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2^k = n in Z/p

  1. Jan 15, 2008 #1


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    Is there a good algorithm for determining for what values of k [itex]2^k=n[/itex] in [itex]\mathbb{Z}/p[/itex]? I expect the number of solutions for k to be either 0 or a number dividing p-1, but beyond that I have nothing but brute force. Suggestions?

    I think this is a fairly basic question, but I can't think of an answer. Can someone point me in the right direction?
  2. jcsd
  3. Jan 16, 2008 #2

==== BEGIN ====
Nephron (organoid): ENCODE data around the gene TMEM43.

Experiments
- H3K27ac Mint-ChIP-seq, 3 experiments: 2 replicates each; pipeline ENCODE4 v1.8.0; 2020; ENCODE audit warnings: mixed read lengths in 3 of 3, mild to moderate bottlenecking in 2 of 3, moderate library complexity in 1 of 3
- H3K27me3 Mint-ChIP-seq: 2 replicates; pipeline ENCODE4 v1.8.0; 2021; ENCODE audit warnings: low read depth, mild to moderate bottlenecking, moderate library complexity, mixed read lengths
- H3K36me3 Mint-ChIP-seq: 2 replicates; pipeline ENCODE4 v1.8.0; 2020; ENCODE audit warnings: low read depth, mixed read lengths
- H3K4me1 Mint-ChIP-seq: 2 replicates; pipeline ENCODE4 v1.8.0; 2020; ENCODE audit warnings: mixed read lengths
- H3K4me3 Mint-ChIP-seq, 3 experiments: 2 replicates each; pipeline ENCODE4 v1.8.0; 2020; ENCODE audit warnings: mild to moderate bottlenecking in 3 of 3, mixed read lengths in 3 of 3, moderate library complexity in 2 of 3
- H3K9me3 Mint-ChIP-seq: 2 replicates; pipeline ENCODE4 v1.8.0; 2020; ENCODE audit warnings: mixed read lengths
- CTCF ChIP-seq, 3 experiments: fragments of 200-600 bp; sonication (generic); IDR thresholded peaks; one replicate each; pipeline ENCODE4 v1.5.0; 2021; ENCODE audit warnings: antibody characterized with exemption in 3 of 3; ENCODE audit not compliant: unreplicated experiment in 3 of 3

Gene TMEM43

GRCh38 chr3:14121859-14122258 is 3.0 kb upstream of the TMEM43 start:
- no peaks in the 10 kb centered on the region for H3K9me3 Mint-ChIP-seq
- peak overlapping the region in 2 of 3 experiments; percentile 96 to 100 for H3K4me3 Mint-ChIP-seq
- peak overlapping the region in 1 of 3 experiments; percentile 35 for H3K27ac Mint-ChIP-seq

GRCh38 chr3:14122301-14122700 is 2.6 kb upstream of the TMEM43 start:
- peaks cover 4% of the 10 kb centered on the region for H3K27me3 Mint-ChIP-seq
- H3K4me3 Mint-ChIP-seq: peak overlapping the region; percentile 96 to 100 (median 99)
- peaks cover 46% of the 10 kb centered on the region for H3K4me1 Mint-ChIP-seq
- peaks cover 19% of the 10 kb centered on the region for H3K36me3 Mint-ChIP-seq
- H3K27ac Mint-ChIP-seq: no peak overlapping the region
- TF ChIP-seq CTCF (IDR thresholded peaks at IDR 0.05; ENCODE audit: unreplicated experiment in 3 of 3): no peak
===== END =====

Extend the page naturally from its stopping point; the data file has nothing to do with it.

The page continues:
If you look this up on the Sloan table A001918, it will give you least primitative roots, if you also obtain a list that orders the primes. In this case, for example prime(35) = 149, and has 2 as a primitative root. Thus, there is always a solution to 2^k==n Mod 149. But beyond that the matter is much more difficult. Solving 2^k==50 Mod 149, I find somehow that 2^30==-5 Mod 149, and thus 2^61==50 Mod 149.

    But, you probably know all this already. So, no, I don't think any kind of easy answer is available, since if it was, why bother to even compile primitative roots?
    Last edited: Jan 16, 2008
  4. Jan 17, 2008 #3
    dear CRGreathouse
    have a look at the wikipedia pages on "discrete logarithm" and "hidden subgroup problem". Short answer: it is a hard problem.
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